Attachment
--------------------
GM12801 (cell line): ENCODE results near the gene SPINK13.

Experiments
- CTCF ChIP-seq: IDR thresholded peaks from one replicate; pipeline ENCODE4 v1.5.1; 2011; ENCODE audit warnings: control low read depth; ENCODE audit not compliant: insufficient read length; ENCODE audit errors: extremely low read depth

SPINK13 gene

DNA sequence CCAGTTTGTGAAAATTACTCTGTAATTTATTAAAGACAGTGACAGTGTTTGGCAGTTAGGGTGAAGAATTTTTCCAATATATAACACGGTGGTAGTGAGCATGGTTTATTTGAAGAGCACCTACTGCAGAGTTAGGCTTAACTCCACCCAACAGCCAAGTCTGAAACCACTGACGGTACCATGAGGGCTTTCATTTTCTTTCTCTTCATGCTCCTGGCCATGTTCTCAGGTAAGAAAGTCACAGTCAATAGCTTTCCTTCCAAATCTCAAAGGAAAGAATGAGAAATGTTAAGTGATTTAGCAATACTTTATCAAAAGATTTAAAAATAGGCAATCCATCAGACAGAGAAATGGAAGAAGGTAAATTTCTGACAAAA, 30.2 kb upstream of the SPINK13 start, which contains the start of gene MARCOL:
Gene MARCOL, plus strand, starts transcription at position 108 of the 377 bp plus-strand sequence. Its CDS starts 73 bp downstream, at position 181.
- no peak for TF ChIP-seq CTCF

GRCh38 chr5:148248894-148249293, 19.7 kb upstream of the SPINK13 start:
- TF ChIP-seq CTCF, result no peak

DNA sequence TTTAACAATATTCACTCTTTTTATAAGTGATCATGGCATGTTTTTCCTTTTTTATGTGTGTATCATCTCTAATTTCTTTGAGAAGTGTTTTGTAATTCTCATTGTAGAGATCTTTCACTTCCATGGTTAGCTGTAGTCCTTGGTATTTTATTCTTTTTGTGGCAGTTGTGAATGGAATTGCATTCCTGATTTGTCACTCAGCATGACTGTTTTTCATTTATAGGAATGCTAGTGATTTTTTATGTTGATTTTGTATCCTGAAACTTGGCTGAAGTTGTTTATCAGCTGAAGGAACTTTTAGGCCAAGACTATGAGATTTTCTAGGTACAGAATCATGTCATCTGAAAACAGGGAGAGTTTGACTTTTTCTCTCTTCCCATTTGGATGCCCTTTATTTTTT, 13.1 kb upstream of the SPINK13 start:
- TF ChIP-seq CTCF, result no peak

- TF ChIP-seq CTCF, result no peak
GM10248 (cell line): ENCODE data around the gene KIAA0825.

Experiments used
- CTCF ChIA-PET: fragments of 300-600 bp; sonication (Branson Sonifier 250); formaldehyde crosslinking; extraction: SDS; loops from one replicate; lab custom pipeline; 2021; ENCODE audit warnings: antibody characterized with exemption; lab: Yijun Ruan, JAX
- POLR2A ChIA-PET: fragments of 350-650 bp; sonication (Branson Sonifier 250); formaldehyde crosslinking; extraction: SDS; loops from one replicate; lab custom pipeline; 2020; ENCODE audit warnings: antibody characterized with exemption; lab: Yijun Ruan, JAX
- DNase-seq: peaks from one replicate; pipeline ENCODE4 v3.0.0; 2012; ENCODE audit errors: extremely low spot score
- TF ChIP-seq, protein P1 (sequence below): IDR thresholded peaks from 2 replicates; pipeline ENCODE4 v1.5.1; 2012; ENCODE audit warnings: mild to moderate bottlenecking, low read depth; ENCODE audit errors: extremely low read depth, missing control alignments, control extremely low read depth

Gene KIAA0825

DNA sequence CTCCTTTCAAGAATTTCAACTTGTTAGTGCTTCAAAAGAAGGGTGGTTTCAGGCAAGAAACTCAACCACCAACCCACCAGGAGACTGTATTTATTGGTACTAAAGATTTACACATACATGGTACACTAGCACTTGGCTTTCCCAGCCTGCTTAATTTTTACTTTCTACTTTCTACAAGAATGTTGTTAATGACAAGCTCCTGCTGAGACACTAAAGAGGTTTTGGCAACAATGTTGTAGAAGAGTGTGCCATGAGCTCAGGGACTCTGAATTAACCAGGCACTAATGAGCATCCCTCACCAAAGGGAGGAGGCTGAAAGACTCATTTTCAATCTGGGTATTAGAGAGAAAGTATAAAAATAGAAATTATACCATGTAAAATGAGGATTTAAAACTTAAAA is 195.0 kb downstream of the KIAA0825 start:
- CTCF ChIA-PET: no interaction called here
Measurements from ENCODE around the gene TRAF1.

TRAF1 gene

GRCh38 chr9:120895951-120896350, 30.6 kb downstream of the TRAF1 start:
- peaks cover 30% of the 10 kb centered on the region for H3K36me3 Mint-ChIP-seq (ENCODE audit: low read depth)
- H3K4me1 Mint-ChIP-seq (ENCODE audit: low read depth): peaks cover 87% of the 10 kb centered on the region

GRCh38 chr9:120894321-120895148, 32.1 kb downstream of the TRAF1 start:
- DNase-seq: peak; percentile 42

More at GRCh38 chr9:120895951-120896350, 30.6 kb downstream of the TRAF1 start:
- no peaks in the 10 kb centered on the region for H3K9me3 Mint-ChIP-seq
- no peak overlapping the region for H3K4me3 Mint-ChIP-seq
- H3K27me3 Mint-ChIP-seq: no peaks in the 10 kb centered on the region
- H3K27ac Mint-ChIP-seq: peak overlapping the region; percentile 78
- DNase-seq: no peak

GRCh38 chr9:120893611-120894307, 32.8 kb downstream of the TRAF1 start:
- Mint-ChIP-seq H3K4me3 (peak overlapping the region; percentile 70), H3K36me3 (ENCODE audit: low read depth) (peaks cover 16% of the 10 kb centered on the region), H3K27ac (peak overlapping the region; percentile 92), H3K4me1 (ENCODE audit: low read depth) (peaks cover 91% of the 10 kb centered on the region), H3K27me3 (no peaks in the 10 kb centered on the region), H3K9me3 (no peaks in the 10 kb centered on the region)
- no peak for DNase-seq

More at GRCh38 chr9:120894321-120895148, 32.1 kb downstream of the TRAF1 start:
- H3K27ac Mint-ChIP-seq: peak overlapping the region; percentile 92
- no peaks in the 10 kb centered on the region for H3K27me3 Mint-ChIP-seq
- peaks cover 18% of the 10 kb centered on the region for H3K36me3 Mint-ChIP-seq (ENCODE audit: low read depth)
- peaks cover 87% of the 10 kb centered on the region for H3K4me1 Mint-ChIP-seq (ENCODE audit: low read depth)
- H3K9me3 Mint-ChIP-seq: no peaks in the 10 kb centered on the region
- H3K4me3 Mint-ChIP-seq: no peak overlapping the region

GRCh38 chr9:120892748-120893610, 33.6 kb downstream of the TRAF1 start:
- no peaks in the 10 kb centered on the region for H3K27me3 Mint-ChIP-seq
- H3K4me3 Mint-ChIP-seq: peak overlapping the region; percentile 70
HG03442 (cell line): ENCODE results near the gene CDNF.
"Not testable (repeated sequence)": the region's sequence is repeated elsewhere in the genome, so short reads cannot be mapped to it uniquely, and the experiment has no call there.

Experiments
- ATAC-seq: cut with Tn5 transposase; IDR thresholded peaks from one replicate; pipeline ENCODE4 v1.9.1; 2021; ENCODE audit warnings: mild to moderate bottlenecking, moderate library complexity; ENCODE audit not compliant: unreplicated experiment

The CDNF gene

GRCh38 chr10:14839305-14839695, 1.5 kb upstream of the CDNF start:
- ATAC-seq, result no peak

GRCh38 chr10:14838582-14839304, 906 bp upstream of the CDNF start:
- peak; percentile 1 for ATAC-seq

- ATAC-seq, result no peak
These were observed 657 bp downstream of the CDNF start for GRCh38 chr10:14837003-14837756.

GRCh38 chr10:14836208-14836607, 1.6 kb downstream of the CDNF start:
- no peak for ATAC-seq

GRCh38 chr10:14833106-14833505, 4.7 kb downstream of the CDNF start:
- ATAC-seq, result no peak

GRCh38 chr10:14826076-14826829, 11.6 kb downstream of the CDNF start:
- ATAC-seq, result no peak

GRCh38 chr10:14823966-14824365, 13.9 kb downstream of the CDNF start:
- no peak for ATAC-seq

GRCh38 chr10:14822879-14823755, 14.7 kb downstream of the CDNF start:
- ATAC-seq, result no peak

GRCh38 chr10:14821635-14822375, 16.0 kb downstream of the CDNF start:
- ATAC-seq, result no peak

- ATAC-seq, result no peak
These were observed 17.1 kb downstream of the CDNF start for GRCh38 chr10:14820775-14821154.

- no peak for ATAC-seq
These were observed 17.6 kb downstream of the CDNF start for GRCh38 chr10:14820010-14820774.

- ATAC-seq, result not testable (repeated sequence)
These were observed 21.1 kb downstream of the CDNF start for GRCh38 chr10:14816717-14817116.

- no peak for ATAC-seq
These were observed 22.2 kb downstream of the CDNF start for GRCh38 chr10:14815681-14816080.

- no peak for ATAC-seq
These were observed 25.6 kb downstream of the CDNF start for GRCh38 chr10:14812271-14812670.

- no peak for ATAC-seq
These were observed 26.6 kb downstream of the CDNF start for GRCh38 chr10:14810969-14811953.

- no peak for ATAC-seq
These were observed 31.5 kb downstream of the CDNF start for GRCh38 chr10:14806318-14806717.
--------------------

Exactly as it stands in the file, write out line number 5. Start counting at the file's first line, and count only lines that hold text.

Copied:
DNA sequence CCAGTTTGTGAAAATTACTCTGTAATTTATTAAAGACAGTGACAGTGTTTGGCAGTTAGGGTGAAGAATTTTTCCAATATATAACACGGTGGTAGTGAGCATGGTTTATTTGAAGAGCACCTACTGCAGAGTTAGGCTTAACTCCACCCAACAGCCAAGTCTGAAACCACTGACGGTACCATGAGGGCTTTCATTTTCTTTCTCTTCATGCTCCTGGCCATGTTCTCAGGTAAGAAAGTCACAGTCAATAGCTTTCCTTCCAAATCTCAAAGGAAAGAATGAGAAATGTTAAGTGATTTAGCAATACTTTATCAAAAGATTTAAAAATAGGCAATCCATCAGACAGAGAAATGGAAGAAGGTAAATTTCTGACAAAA, 30.2 kb upstream of the SPINK13 start, which contains the start of gene MARCOL: